The 17 minutes that Bynum played last night should go be split between Rip and Gordon, pushing them closer to 30-35 minutes a night instead of 24-27.  Tayshaun and McGrady have demonstrated that they can initiate the offense anyway (as evidence by a couple of the columns, including this one, posted on here).  Look back to how well Gordon played early this year when Rip was out, rhythm is everything for a jump shooter, if Will Bynum has to be sacrificed to play our $23 million dollar shooting guard combination more minutes, I am ok with that.

    Thanks, Brett.

  • Dec 1, 20102:55 pm
    by nuetes


    justin rogers posted an article on Mlive arguing for bynum to be stripped from the rotation. great idea.
    that would leave the 2nd unit as:
    PG: Mcgrady
    SG: Gordon
    SF: Daye
    PF: CV
    C: Monroe
    Hook me up with that 2nd unit anyday. Seeing as how we’re basically two teams within one and we do full substitutions, I think that is the best 2nd team we can offer.

  • Dec 1, 20103:42 pm
    by Patrick Hayes



    “we’ve been in a constant state of jockeying for more than two years solid already.”

    Last season, the “jockeying” was more a product of injuries, it wasn’t a bunch of healthy players all wanting more minutes and a bigger role. It’s a different problem this year, even if the result — different guys trying to assert themselves as the “lead” guy at different times — is similar.

  • Dec 1, 20103:47 pm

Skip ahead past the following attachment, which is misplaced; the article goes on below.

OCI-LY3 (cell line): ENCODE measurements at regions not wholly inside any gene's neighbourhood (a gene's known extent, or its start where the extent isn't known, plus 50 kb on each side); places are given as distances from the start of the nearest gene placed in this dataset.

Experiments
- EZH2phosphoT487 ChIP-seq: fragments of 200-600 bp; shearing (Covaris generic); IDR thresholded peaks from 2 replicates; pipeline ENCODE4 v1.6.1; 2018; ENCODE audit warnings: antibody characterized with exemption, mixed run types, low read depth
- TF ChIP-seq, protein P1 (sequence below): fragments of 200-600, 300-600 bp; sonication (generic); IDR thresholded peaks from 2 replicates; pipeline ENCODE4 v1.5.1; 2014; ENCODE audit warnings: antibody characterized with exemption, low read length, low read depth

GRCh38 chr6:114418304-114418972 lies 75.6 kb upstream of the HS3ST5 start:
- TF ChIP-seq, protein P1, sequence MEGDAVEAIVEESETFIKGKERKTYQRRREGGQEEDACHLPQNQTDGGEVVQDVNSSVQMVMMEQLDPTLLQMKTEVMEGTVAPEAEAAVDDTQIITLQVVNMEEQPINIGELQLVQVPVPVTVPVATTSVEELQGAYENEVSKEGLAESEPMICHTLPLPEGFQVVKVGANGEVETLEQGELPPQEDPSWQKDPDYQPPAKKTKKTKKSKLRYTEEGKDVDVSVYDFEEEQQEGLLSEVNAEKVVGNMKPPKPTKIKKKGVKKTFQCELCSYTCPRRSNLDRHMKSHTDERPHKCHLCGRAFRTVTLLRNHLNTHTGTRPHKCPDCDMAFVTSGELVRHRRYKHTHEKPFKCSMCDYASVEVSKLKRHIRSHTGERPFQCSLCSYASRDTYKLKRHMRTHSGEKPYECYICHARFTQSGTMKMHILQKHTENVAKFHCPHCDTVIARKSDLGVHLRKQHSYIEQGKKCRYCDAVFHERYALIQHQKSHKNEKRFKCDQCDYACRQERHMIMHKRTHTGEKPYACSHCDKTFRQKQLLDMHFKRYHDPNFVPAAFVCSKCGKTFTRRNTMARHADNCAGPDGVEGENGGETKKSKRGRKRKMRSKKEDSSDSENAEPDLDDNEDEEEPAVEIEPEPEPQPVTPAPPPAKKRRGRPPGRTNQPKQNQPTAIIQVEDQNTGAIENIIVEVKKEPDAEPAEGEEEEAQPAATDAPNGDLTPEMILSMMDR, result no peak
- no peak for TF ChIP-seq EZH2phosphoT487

by Patrick Hayes



    Ben Gordon played more than 31 minutes a game only twice in his five years in Chicago. He’s playing 27 a game this year. He played 27 a game last year. That’s not a significant decline in minutes, really. Gordon can be effective in the minutes he’s playing in Detroit.

  • Dec 1, 20105:04 pm
    by Alan


    I’m curious if the Ben Gordon mpg stat is skewed this season as he was able to start and log heavy minutes in a few games and less so in others.  Any thoughts on this?

  • Dec 1, 20105:13 pm
    by Brett



    I understand, and I know this is a small point that probably won’t help a lot anyway, but he did play 36 minutes a game his last year in Chicago, and his game log is consistently 24 minutes or less (bumped up to a 27 average thanks to a couple games Rip missed & OT games)

    I just don’t believe its good for either of them…Rip coming back into a close game with 3 minutes left instead of 7 minutes left isn’t good for him either, no time to heat up before the game is over (Ex. Wizards game goes OT, he goes off in the extra 5 minute session after getting his legs under him the last 3 minutes of regulation)

    Small points I know, I guess I’m just another frustrated fan looking for something to help this team

  • Dec 1, 20105:38 pm
    by Laser


    @hayes: well, injuries were a part of it, but it’s not like the team ever had a sensible rotation or any sort of hierarchy. just a mishmash hodgepodge of guys who can’t play together. i mean, this team had more “order” and (probably not coincidentally played its best basketball) when it was most depleted by injury.